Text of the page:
“SC Sea conflict is being used by USA to exploit it’s China containment policy”
Obama’ recent visit to India netted a trove of economic, military, and nuclear power agreements with India. The visit – and the agreements – underscored the attempt by the U.S. state to utilize its ‘pivot to Asia’ to create military and economic alliances with other Asian nations in order to encircle and isolate China.
The military wing of the ‘Asian Pivot’ is called ‘Air-Sea Battle Plan’. It involves progressively moving up to 60% of U.S. military forces into the Asian area, alongside the placement of new and advanced military equipment and new military bases and alliances with countries like the Philippines, South Korea, and Japan.
The economic wing of the pivot is the Trans-Pacific Partnership (TPP). It’s a proposed regional regulatory and investment treaty which would exclude and which currently involves negotiations between Australia, Brunei, Canada, Chile, Japan, Malaysia, Mexico, New Zealand, Peru, Singapore, the United States, and Vietnam.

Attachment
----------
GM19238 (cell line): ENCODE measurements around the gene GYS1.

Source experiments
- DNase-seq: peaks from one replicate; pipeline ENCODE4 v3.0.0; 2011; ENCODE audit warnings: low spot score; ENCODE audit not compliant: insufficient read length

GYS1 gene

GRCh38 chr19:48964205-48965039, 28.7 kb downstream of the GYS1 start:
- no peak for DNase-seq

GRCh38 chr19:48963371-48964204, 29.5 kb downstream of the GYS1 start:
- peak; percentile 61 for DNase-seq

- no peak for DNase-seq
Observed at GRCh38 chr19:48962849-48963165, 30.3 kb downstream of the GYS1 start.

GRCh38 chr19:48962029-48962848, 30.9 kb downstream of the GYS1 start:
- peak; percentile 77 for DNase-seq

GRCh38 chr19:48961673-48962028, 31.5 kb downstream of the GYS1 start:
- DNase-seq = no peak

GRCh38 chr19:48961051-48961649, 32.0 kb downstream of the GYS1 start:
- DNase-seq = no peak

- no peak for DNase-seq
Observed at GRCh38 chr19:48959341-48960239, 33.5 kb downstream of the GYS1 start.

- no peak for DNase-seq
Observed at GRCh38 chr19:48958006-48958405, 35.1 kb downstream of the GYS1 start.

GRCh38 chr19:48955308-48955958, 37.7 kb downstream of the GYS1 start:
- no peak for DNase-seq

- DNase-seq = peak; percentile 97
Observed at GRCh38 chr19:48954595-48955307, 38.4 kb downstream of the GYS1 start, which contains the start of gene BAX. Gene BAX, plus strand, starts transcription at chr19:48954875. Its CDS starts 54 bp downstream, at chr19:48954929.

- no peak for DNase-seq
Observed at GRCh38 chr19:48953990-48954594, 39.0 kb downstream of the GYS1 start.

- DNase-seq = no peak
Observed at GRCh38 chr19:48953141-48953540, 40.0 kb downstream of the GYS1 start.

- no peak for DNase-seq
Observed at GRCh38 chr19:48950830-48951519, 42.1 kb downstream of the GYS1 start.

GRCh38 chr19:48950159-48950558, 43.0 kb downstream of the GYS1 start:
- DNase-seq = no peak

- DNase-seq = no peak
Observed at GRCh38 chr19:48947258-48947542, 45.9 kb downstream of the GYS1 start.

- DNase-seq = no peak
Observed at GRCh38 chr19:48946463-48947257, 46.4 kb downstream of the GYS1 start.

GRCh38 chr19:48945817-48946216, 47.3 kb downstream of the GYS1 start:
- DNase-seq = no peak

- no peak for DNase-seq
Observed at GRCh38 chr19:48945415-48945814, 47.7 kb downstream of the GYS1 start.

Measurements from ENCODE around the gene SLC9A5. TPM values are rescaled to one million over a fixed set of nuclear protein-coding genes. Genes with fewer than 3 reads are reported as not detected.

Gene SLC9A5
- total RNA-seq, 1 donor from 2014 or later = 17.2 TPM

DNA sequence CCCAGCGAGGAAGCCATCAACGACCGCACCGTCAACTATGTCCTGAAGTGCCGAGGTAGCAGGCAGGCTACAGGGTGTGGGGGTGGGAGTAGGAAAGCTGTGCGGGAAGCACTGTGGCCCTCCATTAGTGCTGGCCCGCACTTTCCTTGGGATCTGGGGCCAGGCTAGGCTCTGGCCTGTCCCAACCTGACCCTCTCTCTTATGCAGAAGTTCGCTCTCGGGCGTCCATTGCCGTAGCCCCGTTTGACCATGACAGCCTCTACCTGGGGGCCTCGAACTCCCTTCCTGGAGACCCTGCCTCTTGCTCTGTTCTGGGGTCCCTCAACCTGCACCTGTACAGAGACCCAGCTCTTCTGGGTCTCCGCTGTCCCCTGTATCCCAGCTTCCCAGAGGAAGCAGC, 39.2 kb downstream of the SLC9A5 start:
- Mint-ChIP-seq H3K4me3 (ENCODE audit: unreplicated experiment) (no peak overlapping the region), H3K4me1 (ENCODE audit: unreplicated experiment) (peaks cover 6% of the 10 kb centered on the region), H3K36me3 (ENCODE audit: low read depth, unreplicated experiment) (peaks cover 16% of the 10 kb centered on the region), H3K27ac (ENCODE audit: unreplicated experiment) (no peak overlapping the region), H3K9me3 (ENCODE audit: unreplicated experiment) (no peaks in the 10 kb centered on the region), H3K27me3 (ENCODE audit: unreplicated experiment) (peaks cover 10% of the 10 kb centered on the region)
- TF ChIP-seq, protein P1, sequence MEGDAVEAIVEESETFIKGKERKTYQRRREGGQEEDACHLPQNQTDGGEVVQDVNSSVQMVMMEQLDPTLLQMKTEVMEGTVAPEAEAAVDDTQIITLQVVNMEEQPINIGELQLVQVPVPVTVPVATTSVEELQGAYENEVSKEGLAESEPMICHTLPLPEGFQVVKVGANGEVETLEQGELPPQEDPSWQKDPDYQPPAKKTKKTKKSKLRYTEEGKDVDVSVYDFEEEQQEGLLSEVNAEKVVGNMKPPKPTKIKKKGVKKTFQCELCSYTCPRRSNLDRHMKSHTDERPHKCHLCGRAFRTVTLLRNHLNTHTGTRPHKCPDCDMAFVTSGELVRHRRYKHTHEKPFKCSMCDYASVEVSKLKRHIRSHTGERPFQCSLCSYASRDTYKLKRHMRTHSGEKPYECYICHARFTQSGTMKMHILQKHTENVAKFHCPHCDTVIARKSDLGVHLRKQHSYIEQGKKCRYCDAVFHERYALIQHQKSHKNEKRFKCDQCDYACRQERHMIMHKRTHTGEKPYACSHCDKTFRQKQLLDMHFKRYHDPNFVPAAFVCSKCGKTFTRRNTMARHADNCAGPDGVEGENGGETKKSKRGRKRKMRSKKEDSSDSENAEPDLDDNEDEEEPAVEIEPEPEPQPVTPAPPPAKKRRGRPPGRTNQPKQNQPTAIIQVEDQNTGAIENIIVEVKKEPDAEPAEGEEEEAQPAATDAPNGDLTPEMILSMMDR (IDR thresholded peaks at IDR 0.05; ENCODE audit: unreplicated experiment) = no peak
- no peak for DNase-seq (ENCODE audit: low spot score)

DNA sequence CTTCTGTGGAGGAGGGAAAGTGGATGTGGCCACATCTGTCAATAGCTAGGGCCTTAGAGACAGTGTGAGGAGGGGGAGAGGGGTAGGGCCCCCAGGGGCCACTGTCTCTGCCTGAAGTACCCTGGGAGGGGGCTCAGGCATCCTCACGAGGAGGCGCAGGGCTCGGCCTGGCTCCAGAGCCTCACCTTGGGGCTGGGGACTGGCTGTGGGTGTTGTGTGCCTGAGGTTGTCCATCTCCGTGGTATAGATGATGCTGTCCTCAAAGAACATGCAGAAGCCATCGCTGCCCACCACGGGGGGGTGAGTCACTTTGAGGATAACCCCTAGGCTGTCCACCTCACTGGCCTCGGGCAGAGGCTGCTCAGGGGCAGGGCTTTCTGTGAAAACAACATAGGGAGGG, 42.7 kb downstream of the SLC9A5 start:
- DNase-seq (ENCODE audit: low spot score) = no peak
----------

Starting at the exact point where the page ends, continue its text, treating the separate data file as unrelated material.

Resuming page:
This military and economic encirclement strategy confronts, however, a very large obstacle. The U.S. state may for now remain the worlds sole military super-power, based on its enormous expenditures for military, security, and online monitoring of the worlds’ people. But China has emerged in the past seven years as the worlds’ leading industrial super-power. In a shift – unprecedented historically for its speed – China has ,moved at warp speed in the past seven years to replace the U.S. as the world’s largest industrial producer. As recently as 2007, China produced a mere 62% of U.S. industrial output. But by 2011, China’s output was 120% of U.S. output, and the gap continues to grow. This displacement of the U.S. by China is the fastest shift in the balance of world industrial output in recorded economic history. @euro-synergies.hautetfort.com